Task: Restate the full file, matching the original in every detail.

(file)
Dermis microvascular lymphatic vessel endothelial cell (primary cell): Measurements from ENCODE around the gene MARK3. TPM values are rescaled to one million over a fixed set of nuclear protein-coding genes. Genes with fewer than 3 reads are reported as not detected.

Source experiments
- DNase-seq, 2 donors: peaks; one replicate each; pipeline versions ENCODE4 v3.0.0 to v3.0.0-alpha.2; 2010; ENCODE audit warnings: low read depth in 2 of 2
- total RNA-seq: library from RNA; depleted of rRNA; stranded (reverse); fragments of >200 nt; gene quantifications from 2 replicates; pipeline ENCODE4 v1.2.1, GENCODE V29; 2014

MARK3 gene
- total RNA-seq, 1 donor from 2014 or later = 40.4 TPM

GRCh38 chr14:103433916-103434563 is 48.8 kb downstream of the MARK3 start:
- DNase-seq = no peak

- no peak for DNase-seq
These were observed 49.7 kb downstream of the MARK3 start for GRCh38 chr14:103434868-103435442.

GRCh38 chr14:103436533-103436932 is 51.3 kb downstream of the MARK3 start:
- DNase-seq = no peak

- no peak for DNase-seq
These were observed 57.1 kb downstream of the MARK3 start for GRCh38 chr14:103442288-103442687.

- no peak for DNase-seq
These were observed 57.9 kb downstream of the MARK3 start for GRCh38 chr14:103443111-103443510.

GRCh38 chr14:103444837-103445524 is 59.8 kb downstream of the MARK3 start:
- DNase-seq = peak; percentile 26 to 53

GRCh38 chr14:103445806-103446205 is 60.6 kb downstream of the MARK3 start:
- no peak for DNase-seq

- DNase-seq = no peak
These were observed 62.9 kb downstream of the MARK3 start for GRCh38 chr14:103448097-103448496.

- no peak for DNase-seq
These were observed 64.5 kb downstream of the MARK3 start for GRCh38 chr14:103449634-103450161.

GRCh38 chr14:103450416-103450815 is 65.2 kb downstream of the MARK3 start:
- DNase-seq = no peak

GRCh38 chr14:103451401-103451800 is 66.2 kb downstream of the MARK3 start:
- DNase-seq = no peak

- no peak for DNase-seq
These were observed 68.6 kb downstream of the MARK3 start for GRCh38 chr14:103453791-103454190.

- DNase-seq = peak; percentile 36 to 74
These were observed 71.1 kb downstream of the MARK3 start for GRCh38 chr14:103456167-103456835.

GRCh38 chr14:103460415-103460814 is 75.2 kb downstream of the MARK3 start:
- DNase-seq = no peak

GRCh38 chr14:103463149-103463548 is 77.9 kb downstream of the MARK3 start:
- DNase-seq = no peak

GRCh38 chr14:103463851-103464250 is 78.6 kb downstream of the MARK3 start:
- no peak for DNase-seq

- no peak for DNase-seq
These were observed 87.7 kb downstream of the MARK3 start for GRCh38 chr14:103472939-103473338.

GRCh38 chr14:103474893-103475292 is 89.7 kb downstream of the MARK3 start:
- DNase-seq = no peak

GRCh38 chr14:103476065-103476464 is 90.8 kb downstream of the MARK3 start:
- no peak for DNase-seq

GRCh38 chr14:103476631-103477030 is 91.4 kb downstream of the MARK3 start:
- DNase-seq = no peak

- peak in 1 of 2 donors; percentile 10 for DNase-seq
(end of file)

Dermis microvascular lymphatic vessel endothelial cell (primary cell): Measurements from ENCODE around the gene MARK3. TPM values are rescaled to one million over a fixed set of nuclear protein-coding genes. Genes with fewer than 3 reads are reported as not detected.

Source experiments
- DNase-seq, 2 donors: peaks; one replicate each; pipeline versions ENCODE4 v3.0.0 to v3.0.0-alpha.2; 2010; ENCODE audit warnings: low read depth in 2 of 2
- total RNA-seq: library from RNA; depleted of rRNA; stranded (reverse); fragments of >200 nt; gene quantifications from 2 replicates; pipeline ENCODE4 v1.2.1, GENCODE V29; 2014

MARK3 gene
- total RNA-seq, 1 donor from 2014 or later = 40.4 TPM

GRCh38 chr14:103433916-103434563 is 48.8 kb downstream of the MARK3 start:
- DNase-seq = no peak

- no peak for DNase-seq
These were observed 49.7 kb downstream of the MARK3 start for GRCh38 chr14:103434868-103435442.

GRCh38 chr14:103436533-103436932 is 51.3 kb downstream of the MARK3 start:
- DNase-seq = no peak

- no peak for DNase-seq
These were observed 57.1 kb downstream of the MARK3 start for GRCh38 chr14:103442288-103442687.

- no peak for DNase-seq
These were observed 57.9 kb downstream of the MARK3 start for GRCh38 chr14:103443111-103443510.

GRCh38 chr14:103444837-103445524 is 59.8 kb downstream of the MARK3 start:
- DNase-seq = peak; percentile 26 to 53

GRCh38 chr14:103445806-103446205 is 60.6 kb downstream of the MARK3 start:
- no peak for DNase-seq

- DNase-seq = no peak
These were observed 62.9 kb downstream of the MARK3 start for GRCh38 chr14:103448097-103448496.

- no peak for DNase-seq
These were observed 64.5 kb downstream of the MARK3 start for GRCh38 chr14:103449634-103450161.

GRCh38 chr14:103450416-103450815 is 65.2 kb downstream of the MARK3 start:
- DNase-seq = no peak

GRCh38 chr14:103451401-103451800 is 66.2 kb downstream of the MARK3 start:
- DNase-seq = no peak

- no peak for DNase-seq
These were observed 68.6 kb downstream of the MARK3 start for GRCh38 chr14:103453791-103454190.

- DNase-seq = peak; percentile 36 to 74
These were observed 71.1 kb downstream of the MARK3 start for GRCh38 chr14:103456167-103456835.

GRCh38 chr14:103460415-103460814 is 75.2 kb downstream of the MARK3 start:
- DNase-seq = no peak

GRCh38 chr14:103463149-103463548 is 77.9 kb downstream of the MARK3 start:
- DNase-seq = no peak

GRCh38 chr14:103463851-103464250 is 78.6 kb downstream of the MARK3 start:
- no peak for DNase-seq

- no peak for DNase-seq
These were observed 87.7 kb downstream of the MARK3 start for GRCh38 chr14:103472939-103473338.

GRCh38 chr14:103474893-103475292 is 89.7 kb downstream of the MARK3 start:
- DNase-seq = no peak

GRCh38 chr14:103476065-103476464 is 90.8 kb downstream of the MARK3 start:
- no peak for DNase-seq

GRCh38 chr14:103476631-103477030 is 91.4 kb downstream of the MARK3 start:
- DNase-seq = no peak

- peak in 1 of 2 donors; percentile 10 for DNase-seq